Compassionate Love: Displaying compassion for those who struggle with mental illness (c)2015 Nancy Virden
“I’ve been kidnapped and they won’t let me go home!”
“Where are you?”
“I’ve been to Freeburg and Kenton, and now I’m back in Marysville.. They took me on a long ride and I don’t know, I don’t know – they won’t let me go home!”
I wanted to call the police or for an ambulance. Who could solve this confusing mystery? Any magical doctors on call? The voice was my dad’s. He’d been taken from his room in the nursing home to the hospital because he contracted pneumonia. His actual ride had been five minutes, the only place he’d been was next door.
He’s so certain his delusions are real, I wish I could send superheroes to whisk him away from this torturous mental prison of dementia’s making. I know he is homesick; there is no home waiting for his return.
There’s another kind of mental beating. We may wonder how old pain can be returning or that memory popping up. What was once thought placed in the past is rising to ruin the present again. It’s an ugly déjà vu. It’s shame on a pin wheel.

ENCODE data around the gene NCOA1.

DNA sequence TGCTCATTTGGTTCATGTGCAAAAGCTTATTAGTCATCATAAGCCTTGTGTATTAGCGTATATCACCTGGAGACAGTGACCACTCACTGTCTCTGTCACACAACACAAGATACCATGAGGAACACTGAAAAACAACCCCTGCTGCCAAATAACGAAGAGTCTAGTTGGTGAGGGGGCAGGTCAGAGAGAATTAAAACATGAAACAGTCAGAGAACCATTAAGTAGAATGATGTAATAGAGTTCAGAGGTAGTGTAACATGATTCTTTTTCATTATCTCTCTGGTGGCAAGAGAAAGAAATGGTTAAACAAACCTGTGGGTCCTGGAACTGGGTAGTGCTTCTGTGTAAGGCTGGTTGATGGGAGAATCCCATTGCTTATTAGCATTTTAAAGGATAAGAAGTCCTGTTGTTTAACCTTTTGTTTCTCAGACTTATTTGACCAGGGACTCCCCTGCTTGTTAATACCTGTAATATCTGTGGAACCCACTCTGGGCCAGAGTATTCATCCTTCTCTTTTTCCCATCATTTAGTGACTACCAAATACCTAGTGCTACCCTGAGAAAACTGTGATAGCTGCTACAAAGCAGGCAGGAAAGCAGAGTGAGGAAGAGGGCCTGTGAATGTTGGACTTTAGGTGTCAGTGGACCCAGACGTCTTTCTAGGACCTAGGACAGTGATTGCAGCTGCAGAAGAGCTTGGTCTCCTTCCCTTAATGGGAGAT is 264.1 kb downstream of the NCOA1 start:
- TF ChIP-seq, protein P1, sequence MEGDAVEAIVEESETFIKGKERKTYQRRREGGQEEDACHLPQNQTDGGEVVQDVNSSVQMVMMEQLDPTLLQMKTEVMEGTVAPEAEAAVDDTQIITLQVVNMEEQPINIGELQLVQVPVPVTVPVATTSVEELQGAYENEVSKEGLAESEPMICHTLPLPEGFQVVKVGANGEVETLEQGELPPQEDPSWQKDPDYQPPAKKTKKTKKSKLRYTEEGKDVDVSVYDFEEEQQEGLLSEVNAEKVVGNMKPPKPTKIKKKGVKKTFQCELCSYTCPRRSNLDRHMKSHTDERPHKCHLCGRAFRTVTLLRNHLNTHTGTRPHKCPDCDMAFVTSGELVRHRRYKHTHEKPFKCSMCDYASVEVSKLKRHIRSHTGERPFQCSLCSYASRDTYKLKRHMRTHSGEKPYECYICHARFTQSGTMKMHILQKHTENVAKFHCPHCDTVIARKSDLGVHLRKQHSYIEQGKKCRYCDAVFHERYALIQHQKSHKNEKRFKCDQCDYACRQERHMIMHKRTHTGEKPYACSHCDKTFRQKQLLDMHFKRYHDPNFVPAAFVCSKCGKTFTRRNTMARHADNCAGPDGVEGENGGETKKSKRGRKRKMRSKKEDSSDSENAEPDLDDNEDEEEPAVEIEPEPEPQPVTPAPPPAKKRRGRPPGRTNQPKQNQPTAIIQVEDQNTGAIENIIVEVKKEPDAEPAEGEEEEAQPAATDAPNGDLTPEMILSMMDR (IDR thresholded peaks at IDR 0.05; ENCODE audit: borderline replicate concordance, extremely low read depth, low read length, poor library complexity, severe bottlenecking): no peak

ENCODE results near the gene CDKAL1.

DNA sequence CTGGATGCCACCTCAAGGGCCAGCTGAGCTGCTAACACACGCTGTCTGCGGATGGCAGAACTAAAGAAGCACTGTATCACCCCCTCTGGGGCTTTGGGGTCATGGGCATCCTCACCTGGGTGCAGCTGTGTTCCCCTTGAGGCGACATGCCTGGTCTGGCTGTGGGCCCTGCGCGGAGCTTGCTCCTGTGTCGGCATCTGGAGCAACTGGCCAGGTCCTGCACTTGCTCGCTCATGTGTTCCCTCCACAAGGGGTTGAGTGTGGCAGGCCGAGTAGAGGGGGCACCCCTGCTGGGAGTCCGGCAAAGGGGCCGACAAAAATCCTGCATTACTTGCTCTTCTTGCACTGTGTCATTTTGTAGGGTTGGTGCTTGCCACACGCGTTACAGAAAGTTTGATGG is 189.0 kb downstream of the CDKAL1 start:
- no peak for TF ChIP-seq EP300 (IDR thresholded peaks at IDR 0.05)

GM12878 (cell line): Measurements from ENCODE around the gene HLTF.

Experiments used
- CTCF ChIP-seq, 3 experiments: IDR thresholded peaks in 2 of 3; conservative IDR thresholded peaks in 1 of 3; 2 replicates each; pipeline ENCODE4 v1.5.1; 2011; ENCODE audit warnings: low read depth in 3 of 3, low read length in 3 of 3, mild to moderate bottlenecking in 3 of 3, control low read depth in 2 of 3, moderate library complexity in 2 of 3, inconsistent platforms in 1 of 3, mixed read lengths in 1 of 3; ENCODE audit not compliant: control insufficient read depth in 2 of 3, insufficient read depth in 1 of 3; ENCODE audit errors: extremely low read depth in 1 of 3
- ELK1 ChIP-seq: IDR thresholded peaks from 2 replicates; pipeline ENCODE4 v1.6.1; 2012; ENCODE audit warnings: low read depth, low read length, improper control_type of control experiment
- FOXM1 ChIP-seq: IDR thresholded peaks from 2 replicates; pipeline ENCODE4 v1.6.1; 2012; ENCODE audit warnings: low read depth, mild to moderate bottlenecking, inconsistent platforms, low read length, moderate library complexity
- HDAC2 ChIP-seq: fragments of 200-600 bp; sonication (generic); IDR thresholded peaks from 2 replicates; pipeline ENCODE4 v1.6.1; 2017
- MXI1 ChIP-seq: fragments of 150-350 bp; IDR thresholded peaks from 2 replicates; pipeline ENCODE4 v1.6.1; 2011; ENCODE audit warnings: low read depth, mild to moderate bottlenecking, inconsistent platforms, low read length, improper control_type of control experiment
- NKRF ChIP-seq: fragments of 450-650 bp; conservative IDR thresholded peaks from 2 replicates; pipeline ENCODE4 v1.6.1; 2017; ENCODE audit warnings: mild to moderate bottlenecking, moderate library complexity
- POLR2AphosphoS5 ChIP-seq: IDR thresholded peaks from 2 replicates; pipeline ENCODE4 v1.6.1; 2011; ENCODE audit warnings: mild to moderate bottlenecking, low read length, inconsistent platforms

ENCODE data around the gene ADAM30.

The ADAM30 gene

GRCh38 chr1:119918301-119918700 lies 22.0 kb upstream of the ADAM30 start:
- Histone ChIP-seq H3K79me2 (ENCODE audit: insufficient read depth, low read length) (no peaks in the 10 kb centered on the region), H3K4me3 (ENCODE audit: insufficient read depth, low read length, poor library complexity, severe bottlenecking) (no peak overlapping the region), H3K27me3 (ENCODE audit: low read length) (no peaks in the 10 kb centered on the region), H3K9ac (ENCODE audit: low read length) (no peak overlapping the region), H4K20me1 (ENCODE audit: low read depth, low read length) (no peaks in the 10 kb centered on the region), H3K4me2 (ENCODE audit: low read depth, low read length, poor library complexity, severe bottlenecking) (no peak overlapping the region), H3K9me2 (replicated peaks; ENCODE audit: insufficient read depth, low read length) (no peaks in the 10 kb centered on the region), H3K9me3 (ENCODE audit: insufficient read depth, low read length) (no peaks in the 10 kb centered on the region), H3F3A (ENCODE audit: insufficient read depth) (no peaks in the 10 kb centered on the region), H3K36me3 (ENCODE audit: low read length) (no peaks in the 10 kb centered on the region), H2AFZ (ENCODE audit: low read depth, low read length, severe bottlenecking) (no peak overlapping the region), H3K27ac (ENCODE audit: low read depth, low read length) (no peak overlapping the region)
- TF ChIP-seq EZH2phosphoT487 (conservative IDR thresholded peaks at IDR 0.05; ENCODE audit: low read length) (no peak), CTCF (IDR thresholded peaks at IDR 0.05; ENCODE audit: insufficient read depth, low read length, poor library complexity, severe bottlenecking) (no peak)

It’s as if some powers carry us helplessly into a familiar abyss of self-blame and loathing. We don’t want to be there, we want to go home, to the day before all this happened. Our imaginations paint “good ‘ol days”‘ where there were none. It’s a mental trap of one’s own making.
Both my dad and I want to go to make-believe histories of happiness and mental health. My dad has nothing he can do to improve his situation; it seems this is the road on which he will stay. I however, can return home.
A recent betrayal of lies and rumor by a friend has unsettled what little was still holding me to Pennsylvania. With my divorce looming, moving back to my home state of Ohio to start over seems best.
Four and a half years ago, I wanted to “go home”, which meant heaven above. On earth however, I want love from humans, fulfilling work, great relationships with family, and enough money to get by. Ideally, people who care and do not abuse will surround me. My desire is to grow so close to Jesus that I never feel alone or hopeless again.
Focus is up to me. In the face of pain, remembering what is good and lovely and true, brings relief. I have to admit though, it’s easier when you’ve got a friend in your corner.
Here’s to a hopeful break from the past.
NOTE: I am not a doctor or mental health professional. I speak only from personal experiences with and observations of mental illness. In no way is this website intended to substitute for professional mental health care.
If you are struggling emotionally today or feeling suicidal, or concerned about someone who is, please call the National Suicide Prevention Lifeline 1-800-273-TALK (8255). Hope and help can be yours.
-pictures from Qualitystockphotos.com